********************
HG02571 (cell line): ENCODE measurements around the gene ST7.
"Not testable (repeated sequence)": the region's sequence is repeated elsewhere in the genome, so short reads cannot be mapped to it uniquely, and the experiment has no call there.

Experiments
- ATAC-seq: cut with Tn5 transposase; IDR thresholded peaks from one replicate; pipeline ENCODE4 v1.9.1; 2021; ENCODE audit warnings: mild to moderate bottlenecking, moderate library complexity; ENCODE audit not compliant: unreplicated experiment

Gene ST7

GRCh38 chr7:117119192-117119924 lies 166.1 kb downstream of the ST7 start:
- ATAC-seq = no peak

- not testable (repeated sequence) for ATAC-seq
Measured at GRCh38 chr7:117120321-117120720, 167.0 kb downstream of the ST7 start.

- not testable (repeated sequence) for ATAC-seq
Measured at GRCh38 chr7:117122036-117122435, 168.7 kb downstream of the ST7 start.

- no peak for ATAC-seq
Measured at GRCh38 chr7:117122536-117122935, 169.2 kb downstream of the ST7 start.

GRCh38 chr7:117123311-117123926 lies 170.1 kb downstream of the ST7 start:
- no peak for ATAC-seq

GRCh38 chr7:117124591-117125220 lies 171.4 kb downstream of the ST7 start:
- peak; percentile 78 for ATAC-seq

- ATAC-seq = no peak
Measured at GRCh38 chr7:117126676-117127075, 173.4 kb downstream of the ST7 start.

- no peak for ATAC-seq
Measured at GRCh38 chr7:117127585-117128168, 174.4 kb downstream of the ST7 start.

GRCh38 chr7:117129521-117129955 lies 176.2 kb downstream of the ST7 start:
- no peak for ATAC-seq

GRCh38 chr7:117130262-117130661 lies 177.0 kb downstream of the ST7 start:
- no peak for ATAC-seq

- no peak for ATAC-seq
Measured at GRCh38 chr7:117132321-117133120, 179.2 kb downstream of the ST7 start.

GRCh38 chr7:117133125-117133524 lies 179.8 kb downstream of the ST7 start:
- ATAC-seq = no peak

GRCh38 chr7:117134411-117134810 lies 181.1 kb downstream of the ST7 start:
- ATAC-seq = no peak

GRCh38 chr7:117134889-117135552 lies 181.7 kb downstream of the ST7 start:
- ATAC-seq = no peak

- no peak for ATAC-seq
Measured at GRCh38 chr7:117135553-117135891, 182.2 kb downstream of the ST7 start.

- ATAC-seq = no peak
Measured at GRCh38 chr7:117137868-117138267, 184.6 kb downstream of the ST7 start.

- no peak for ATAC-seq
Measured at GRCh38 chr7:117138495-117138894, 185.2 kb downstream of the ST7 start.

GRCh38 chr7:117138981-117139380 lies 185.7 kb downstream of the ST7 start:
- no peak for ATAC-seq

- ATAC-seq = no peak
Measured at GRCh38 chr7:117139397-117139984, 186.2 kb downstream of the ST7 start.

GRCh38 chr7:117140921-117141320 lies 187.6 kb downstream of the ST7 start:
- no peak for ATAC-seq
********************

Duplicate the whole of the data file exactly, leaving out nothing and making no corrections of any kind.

HG02571 (cell line): ENCODE measurements around the gene ST7.
"Not testable (repeated sequence)": the region's sequence is repeated elsewhere in the genome, so short reads cannot be mapped to it uniquely, and the experiment has no call there.

Experiments
- ATAC-seq: cut with Tn5 transposase; IDR thresholded peaks from one replicate; pipeline ENCODE4 v1.9.1; 2021; ENCODE audit warnings: mild to moderate bottlenecking, moderate library complexity; ENCODE audit not compliant: unreplicated experiment

Gene ST7

GRCh38 chr7:117119192-117119924 lies 166.1 kb downstream of the ST7 start:
- ATAC-seq = no peak

- not testable (repeated sequence) for ATAC-seq
Measured at GRCh38 chr7:117120321-117120720, 167.0 kb downstream of the ST7 start.

- not testable (repeated sequence) for ATAC-seq
Measured at GRCh38 chr7:117122036-117122435, 168.7 kb downstream of the ST7 start.

- no peak for ATAC-seq
Measured at GRCh38 chr7:117122536-117122935, 169.2 kb downstream of the ST7 start.

GRCh38 chr7:117123311-117123926 lies 170.1 kb downstream of the ST7 start:
- no peak for ATAC-seq

GRCh38 chr7:117124591-117125220 lies 171.4 kb downstream of the ST7 start:
- peak; percentile 78 for ATAC-seq

- ATAC-seq = no peak
Measured at GRCh38 chr7:117126676-117127075, 173.4 kb downstream of the ST7 start.

- no peak for ATAC-seq
Measured at GRCh38 chr7:117127585-117128168, 174.4 kb downstream of the ST7 start.

GRCh38 chr7:117129521-117129955 lies 176.2 kb downstream of the ST7 start:
- no peak for ATAC-seq

GRCh38 chr7:117130262-117130661 lies 177.0 kb downstream of the ST7 start:
- no peak for ATAC-seq

- no peak for ATAC-seq
Measured at GRCh38 chr7:117132321-117133120, 179.2 kb downstream of the ST7 start.

GRCh38 chr7:117133125-117133524 lies 179.8 kb downstream of the ST7 start:
- ATAC-seq = no peak

GRCh38 chr7:117134411-117134810 lies 181.1 kb downstream of the ST7 start:
- ATAC-seq = no peak

GRCh38 chr7:117134889-117135552 lies 181.7 kb downstream of the ST7 start:
- ATAC-seq = no peak

- no peak for ATAC-seq
Measured at GRCh38 chr7:117135553-117135891, 182.2 kb downstream of the ST7 start.

- ATAC-seq = no peak
Measured at GRCh38 chr7:117137868-117138267, 184.6 kb downstream of the ST7 start.

- no peak for ATAC-seq
Measured at GRCh38 chr7:117138495-117138894, 185.2 kb downstream of the ST7 start.

GRCh38 chr7:117138981-117139380 lies 185.7 kb downstream of the ST7 start:
- no peak for ATAC-seq

- ATAC-seq = no peak
Measured at GRCh38 chr7:117139397-117139984, 186.2 kb downstream of the ST7 start.

GRCh38 chr7:117140921-117141320 lies 187.6 kb downstream of the ST7 start:
- no peak for ATAC-seq